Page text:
In this solo dining adventure, Gary finally makes it to No. 7 Sub, only six months after he had planned to go the first time.
As I’ve mentioned previously, I’ve essentially set up shop in the lobby of the Ace Hotel. Also having set up shop in the Ace Hotel is No. 7 Sub, a sandwich shop that Kate and I had actually intended on visiting during Foodie Call #8, only to be rebuffed by a “closed” sign shortly after 5 pm. This time around, I would not be rebuffed, opting instead to come here for lunch instead of a late afternoon meal. Getting there a little before 1 pm did indeed mean that the lunch rush would be in full swing so there’s the matter of whether a 15-20 minute wait for your order to be ready is worth it.
The answer, as it is for a lot of places, really depends on what you order. In the two visits I made over the course of writing this post, I had two sandwiches – one that was just absolutely wonderful and one that was kinda mediocre.
On my first visit, I had the Lamb Meatloaf sub which, in addition to the namesake lamb meatloaf, also includes chipotle tomato sauce, hard-boiled eggs and fresh mozzarella. As far as the meat goes, you get pretty good bang for your buck with plenty of the meatloaf in slabs nestled within some really good bread. Too bad they have a problem staying confined in the sub as I spent my entire time coaxing the meat back into the bread as I was eating it. I’m not sure what the hard-boiled eggs really added to the sandwich – they didn’t hurt it but weren’t really necessary in my opinion. The mozzarella was indeed fresh and tasty but, when separated from the lamb meatloaf by the hard-boiled eggs, was no help in keeping the meat adhered to the bread.
On my second visit, I had the General Tso’s Tofu sub – deep-fried tofu with an edamame spread and plenty of seaweed. This, folks, is one hell of an awesome sandwich. Yes, as my friend Dave G. puts it, the deep frying of the tofu “takes away any illusion of healthiness” but I don’t think healthiness is what the folks had in mind when they came up with the sandwich. It’s certainly vegetarian-friendly but it’s clearly the case where vegetarianism and healthy don’t necessarily need to go hand in hand.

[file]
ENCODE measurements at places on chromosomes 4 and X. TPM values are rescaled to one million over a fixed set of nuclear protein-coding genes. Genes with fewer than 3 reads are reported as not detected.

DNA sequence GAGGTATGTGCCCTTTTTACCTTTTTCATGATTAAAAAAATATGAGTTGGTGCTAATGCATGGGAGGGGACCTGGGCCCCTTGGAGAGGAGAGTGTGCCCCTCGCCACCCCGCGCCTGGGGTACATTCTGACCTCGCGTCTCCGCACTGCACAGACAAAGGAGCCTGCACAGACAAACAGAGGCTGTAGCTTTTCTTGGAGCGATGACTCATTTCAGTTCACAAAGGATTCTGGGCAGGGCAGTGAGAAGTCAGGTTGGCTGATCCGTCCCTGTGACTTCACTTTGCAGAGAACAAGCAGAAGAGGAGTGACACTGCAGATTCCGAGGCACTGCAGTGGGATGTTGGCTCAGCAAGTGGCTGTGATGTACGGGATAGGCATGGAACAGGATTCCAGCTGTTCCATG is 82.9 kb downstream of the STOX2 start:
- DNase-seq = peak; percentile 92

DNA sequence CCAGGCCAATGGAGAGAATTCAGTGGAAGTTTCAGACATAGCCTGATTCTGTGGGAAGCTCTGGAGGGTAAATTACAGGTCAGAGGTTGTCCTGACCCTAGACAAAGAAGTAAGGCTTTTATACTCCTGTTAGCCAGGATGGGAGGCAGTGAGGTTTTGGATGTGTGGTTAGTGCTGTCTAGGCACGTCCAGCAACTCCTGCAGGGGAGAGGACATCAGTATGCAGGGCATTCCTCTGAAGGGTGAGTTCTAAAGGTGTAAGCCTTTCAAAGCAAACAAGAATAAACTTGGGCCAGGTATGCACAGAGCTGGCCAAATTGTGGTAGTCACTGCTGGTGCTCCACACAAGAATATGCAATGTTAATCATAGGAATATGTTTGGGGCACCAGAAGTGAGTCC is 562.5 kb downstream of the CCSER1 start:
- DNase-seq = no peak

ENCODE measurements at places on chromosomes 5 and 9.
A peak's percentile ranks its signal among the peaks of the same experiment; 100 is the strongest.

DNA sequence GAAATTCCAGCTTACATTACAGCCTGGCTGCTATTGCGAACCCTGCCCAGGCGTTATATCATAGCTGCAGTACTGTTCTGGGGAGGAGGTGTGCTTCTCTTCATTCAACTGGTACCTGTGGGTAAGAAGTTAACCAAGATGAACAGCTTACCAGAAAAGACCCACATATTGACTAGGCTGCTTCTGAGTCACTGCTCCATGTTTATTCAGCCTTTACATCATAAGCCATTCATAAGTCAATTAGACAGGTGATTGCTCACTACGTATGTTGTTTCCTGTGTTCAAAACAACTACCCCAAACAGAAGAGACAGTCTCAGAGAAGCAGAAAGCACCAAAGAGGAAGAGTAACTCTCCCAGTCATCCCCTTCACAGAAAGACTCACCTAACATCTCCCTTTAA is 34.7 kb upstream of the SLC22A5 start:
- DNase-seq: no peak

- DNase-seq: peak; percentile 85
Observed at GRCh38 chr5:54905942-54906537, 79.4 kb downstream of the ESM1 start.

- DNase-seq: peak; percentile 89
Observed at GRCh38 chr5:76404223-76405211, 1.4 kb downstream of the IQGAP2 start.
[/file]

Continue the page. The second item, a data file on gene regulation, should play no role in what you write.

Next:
But, yeah, this sandwich just rocks. You’ve got the great crunchy texture from the deep-fried tofu, the cooling edamame cream, the always tasty seaweed and, of course, the spiciness one associates with anything General Tso’s. Actually, this sandwich is sneaky spicy – kinda like how Mets pitcher John Maine’s fastball is sneaky fast (for all my Mets fan friends). It’s definitely spicy right from the get-go but you don’t really get the full effect until you’ve eaten through a lot of the sandwich and, by then, you’re stuck with a lingering spiciness that will last for some time. The subsequent heartburn I got from the sub was well worth it though.
All the subs at No. 7 Sub are $9 so the question of whether they’re worth the price is inevitable. Their subs are long and thin, which gives the visual impression that they’re small but they really are very densely packed. I think they’re about what you should expect when you pay $9 per sub at a Midtown sandwich shop. In the end, it really does come down to what your tastes are when it comes to sandwiches. Some of their subs include some pretty interesting fillings like potato chips or, in my case, hard-boiled eggs. Their creativity definitely scores points, no question there. More importantly, when you get past the artistry, there are some pretty solid sandwiches lurking underneath.